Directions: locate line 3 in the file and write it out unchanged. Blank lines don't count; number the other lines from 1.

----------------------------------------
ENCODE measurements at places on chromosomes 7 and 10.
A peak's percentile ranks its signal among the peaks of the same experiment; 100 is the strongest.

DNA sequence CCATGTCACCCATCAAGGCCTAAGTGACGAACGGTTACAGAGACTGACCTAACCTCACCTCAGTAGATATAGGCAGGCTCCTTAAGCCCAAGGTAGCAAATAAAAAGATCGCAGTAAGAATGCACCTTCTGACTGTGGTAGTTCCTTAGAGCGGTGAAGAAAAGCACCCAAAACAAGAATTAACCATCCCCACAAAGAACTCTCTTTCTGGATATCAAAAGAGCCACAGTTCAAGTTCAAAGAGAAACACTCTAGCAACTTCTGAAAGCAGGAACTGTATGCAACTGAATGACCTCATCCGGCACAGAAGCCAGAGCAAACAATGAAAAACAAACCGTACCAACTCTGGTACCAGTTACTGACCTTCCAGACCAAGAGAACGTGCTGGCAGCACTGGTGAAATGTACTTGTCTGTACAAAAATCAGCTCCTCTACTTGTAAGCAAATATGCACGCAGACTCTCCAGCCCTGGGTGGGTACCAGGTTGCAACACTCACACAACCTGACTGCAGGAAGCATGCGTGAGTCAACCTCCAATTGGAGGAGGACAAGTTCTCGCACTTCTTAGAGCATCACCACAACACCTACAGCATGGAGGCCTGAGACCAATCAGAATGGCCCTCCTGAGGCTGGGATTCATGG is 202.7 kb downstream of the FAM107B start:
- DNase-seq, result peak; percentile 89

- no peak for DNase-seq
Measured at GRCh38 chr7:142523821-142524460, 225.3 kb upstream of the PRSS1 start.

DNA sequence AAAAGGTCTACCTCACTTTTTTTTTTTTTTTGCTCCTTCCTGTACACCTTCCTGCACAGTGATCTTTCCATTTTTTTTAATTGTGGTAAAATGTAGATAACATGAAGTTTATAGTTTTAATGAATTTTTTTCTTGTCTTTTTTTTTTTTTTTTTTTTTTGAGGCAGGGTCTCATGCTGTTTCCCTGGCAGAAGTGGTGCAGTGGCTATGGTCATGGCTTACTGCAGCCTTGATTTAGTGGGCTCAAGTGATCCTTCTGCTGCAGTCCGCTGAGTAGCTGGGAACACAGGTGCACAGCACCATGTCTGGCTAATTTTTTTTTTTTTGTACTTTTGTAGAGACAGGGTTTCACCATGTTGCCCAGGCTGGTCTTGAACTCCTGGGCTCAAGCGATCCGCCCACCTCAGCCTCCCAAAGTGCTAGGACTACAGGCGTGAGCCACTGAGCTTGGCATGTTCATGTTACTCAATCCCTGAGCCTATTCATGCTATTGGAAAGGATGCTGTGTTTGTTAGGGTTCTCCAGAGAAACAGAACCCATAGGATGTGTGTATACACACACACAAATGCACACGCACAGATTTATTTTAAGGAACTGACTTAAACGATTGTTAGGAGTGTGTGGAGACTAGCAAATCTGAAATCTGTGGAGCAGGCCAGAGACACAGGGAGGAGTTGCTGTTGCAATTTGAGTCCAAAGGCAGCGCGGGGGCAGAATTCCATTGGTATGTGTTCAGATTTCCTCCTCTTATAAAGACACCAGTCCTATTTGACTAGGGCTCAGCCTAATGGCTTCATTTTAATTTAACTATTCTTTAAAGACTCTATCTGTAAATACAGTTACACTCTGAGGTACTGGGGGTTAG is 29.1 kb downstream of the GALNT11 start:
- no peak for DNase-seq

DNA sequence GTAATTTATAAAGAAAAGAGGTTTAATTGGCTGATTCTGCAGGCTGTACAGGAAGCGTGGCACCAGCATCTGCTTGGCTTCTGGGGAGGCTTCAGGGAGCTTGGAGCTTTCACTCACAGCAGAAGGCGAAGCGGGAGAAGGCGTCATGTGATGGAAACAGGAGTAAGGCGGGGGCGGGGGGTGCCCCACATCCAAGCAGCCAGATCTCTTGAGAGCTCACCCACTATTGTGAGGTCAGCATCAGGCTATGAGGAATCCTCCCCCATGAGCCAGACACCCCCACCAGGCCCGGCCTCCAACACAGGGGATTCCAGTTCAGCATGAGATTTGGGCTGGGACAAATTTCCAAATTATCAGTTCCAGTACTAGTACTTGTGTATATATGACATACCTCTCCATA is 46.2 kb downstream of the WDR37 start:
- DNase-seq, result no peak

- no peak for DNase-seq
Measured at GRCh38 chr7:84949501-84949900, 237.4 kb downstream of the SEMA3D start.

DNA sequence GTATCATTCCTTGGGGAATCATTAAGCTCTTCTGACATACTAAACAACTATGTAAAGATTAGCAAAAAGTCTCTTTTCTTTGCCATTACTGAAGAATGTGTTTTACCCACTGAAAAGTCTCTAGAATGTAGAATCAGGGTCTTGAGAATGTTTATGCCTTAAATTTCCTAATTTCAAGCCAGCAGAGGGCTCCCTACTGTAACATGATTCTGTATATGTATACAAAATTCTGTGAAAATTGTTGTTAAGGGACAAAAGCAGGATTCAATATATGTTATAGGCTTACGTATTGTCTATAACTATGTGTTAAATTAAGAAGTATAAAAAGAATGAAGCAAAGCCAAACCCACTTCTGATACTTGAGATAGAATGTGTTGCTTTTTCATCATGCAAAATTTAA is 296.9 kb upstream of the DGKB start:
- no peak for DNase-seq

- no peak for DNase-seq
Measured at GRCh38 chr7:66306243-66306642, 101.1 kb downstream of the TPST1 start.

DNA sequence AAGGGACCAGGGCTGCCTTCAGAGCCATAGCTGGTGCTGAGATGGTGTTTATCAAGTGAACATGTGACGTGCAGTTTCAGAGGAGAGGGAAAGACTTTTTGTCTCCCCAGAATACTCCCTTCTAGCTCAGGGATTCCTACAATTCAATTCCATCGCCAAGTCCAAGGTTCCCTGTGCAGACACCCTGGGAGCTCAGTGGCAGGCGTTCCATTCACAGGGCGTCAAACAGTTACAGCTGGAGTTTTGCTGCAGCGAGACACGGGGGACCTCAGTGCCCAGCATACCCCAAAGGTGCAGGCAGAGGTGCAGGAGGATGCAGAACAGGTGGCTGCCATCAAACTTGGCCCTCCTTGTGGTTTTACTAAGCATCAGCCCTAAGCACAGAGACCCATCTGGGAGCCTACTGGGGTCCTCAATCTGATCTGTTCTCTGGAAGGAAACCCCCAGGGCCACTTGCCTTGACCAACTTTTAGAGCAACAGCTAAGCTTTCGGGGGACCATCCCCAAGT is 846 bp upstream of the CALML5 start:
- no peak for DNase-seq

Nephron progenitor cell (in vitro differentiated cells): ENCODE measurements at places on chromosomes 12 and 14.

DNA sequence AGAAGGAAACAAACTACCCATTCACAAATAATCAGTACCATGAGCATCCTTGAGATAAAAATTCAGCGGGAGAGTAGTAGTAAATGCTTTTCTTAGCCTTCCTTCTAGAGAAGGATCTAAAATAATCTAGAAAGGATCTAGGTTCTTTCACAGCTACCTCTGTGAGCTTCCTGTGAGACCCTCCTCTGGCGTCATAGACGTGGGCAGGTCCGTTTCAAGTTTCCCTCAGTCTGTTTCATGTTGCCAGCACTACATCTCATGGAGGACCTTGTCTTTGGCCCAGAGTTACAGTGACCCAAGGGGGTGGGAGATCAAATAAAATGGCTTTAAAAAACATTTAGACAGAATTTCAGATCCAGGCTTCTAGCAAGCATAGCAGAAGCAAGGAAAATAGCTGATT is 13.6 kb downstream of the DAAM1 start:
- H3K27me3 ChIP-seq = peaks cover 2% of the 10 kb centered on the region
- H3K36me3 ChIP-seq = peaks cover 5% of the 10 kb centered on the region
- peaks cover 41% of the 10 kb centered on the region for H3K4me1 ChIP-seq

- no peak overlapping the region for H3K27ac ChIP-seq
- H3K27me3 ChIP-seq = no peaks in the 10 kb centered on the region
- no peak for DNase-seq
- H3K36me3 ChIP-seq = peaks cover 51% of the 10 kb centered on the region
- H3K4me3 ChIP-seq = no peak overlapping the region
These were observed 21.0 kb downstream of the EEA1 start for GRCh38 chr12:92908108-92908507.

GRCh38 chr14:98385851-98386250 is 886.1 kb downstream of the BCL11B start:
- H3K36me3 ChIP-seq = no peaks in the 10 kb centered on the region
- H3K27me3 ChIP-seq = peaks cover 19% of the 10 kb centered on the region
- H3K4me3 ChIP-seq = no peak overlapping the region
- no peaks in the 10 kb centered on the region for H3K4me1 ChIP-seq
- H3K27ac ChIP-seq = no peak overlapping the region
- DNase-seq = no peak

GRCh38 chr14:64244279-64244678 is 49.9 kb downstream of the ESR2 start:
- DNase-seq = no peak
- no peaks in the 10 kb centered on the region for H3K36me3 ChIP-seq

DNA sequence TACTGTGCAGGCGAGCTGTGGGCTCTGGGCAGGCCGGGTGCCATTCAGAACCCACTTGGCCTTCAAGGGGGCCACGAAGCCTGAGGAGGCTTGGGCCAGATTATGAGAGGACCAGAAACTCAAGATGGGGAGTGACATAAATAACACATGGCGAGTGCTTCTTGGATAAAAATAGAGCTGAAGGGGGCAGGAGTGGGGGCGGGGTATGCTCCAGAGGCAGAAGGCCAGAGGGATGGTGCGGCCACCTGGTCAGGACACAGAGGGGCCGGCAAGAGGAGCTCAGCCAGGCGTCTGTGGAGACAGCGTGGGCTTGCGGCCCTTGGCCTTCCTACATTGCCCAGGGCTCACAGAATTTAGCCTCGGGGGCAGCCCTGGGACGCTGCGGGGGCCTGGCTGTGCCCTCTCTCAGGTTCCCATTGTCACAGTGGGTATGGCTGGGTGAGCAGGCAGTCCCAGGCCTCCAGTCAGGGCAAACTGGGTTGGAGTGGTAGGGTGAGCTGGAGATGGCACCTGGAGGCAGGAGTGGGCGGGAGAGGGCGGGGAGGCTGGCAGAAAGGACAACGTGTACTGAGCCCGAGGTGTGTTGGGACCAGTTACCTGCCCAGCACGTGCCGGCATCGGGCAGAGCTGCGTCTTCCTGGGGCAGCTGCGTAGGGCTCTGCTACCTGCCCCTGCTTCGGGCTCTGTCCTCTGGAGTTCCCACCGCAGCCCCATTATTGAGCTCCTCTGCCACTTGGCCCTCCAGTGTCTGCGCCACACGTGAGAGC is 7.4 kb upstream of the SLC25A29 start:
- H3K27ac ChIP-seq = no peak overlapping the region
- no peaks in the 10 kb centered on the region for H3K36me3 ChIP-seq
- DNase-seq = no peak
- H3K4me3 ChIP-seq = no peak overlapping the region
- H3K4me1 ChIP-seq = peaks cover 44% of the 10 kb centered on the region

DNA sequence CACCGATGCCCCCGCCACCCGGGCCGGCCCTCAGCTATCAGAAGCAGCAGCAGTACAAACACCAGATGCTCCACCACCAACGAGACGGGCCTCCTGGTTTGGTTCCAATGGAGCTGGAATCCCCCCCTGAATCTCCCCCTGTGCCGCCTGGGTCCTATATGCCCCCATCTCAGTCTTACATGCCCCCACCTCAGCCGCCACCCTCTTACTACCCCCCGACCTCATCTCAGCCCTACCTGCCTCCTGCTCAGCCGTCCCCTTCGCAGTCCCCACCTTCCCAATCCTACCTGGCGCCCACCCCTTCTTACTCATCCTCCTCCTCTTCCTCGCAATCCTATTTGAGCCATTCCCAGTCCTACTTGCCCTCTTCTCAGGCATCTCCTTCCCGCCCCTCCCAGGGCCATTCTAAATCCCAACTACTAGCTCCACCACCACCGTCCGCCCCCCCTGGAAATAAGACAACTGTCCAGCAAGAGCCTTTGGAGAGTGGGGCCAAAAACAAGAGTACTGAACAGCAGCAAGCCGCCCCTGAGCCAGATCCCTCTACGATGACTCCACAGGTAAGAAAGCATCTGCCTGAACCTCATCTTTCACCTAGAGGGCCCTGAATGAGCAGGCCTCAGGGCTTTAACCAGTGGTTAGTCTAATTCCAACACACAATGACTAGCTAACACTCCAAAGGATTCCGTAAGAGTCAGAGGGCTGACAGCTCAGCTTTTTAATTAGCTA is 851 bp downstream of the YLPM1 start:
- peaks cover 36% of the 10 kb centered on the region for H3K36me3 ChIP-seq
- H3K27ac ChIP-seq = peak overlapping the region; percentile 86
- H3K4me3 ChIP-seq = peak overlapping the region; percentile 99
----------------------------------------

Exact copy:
DNA sequence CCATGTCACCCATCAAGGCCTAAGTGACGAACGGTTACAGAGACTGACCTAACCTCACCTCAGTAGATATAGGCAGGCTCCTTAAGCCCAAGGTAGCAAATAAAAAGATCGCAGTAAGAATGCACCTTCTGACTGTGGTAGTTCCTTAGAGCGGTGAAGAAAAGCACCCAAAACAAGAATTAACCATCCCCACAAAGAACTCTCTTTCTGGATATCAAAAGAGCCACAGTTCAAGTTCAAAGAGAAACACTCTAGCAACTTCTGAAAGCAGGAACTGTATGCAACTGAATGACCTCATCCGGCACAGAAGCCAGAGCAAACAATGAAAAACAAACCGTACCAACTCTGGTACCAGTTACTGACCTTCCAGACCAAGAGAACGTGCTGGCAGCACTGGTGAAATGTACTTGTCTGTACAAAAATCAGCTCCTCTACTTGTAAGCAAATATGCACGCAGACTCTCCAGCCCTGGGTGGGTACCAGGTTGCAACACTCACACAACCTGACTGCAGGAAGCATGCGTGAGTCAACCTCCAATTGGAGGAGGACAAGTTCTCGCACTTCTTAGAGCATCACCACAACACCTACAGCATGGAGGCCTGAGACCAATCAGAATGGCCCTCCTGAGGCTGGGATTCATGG is 202.7 kb downstream of the FAM107B start: